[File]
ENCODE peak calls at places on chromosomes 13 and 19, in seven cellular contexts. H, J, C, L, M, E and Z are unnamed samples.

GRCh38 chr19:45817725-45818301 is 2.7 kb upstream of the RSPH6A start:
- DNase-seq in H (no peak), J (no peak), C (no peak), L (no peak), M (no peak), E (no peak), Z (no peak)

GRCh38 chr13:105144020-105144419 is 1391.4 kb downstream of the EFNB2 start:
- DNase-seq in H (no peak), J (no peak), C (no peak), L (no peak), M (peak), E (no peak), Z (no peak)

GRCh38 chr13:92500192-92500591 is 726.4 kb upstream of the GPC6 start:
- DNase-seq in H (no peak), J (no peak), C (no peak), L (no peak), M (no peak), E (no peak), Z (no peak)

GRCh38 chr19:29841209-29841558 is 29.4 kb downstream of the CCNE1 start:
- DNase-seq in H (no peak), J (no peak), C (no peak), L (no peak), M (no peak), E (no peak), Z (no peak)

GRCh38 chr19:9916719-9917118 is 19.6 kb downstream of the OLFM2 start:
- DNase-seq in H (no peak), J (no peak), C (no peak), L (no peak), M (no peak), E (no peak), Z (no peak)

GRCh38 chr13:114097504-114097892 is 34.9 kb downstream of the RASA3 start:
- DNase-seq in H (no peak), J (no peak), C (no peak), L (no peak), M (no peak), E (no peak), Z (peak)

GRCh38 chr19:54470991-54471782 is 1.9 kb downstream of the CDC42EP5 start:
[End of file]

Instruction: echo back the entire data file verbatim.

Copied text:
ENCODE peak calls at places on chromosomes 13 and 19, in seven cellular contexts. H, J, C, L, M, E and Z are unnamed samples.

GRCh38 chr19:45817725-45818301 is 2.7 kb upstream of the RSPH6A start:
- DNase-seq in H (no peak), J (no peak), C (no peak), L (no peak), M (no peak), E (no peak), Z (no peak)

GRCh38 chr13:105144020-105144419 is 1391.4 kb downstream of the EFNB2 start:
- DNase-seq in H (no peak), J (no peak), C (no peak), L (no peak), M (peak), E (no peak), Z (no peak)

GRCh38 chr13:92500192-92500591 is 726.4 kb upstream of the GPC6 start:
- DNase-seq in H (no peak), J (no peak), C (no peak), L (no peak), M (no peak), E (no peak), Z (no peak)

GRCh38 chr19:29841209-29841558 is 29.4 kb downstream of the CCNE1 start:
- DNase-seq in H (no peak), J (no peak), C (no peak), L (no peak), M (no peak), E (no peak), Z (no peak)

GRCh38 chr19:9916719-9917118 is 19.6 kb downstream of the OLFM2 start:
- DNase-seq in H (no peak), J (no peak), C (no peak), L (no peak), M (no peak), E (no peak), Z (no peak)

GRCh38 chr13:114097504-114097892 is 34.9 kb downstream of the RASA3 start:
- DNase-seq in H (no peak), J (no peak), C (no peak), L (no peak), M (no peak), E (no peak), Z (peak)

GRCh38 chr19:54470991-54471782 is 1.9 kb downstream of the CDC42EP5 start: